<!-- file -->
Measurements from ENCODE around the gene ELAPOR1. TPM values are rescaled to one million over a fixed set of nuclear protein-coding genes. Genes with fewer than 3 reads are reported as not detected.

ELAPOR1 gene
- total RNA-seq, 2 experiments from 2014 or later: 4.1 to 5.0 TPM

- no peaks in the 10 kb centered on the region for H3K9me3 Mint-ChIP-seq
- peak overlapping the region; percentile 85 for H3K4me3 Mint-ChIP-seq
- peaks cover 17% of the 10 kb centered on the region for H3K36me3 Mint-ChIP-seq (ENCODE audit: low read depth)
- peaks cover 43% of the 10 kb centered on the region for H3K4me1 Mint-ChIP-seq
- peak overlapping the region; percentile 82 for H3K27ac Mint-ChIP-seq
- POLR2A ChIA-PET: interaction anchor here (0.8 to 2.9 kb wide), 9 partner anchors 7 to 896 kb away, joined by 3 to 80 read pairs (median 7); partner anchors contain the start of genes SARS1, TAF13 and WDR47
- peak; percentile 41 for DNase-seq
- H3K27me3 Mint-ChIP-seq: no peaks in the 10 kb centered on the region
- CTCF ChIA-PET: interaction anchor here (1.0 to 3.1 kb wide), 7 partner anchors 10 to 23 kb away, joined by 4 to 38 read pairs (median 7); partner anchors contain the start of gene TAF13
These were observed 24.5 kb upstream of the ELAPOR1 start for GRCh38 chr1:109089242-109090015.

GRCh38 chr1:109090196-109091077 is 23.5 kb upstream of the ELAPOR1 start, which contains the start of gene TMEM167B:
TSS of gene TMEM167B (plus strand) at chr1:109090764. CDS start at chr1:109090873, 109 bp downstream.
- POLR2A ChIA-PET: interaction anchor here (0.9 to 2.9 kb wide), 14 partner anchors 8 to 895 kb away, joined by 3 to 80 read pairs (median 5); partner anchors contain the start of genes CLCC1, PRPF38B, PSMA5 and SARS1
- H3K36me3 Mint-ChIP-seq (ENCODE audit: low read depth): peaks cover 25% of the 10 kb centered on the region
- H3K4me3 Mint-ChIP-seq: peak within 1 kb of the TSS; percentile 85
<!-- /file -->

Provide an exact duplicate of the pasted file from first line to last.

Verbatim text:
Measurements from ENCODE around the gene ELAPOR1. TPM values are rescaled to one million over a fixed set of nuclear protein-coding genes. Genes with fewer than 3 reads are reported as not detected.

ELAPOR1 gene
- total RNA-seq, 2 experiments from 2014 or later: 4.1 to 5.0 TPM

- no peaks in the 10 kb centered on the region for H3K9me3 Mint-ChIP-seq
- peak overlapping the region; percentile 85 for H3K4me3 Mint-ChIP-seq
- peaks cover 17% of the 10 kb centered on the region for H3K36me3 Mint-ChIP-seq (ENCODE audit: low read depth)
- peaks cover 43% of the 10 kb centered on the region for H3K4me1 Mint-ChIP-seq
- peak overlapping the region; percentile 82 for H3K27ac Mint-ChIP-seq
- POLR2A ChIA-PET: interaction anchor here (0.8 to 2.9 kb wide), 9 partner anchors 7 to 896 kb away, joined by 3 to 80 read pairs (median 7); partner anchors contain the start of genes SARS1, TAF13 and WDR47
- peak; percentile 41 for DNase-seq
- H3K27me3 Mint-ChIP-seq: no peaks in the 10 kb centered on the region
- CTCF ChIA-PET: interaction anchor here (1.0 to 3.1 kb wide), 7 partner anchors 10 to 23 kb away, joined by 4 to 38 read pairs (median 7); partner anchors contain the start of gene TAF13
These were observed 24.5 kb upstream of the ELAPOR1 start for GRCh38 chr1:109089242-109090015.

GRCh38 chr1:109090196-109091077 is 23.5 kb upstream of the ELAPOR1 start, which contains the start of gene TMEM167B:
TSS of gene TMEM167B (plus strand) at chr1:109090764. CDS start at chr1:109090873, 109 bp downstream.
- POLR2A ChIA-PET: interaction anchor here (0.9 to 2.9 kb wide), 14 partner anchors 8 to 895 kb away, joined by 3 to 80 read pairs (median 5); partner anchors contain the start of genes CLCC1, PRPF38B, PSMA5 and SARS1
- H3K36me3 Mint-ChIP-seq (ENCODE audit: low read depth): peaks cover 25% of the 10 kb centered on the region
- H3K4me3 Mint-ChIP-seq: peak within 1 kb of the TSS; percentile 85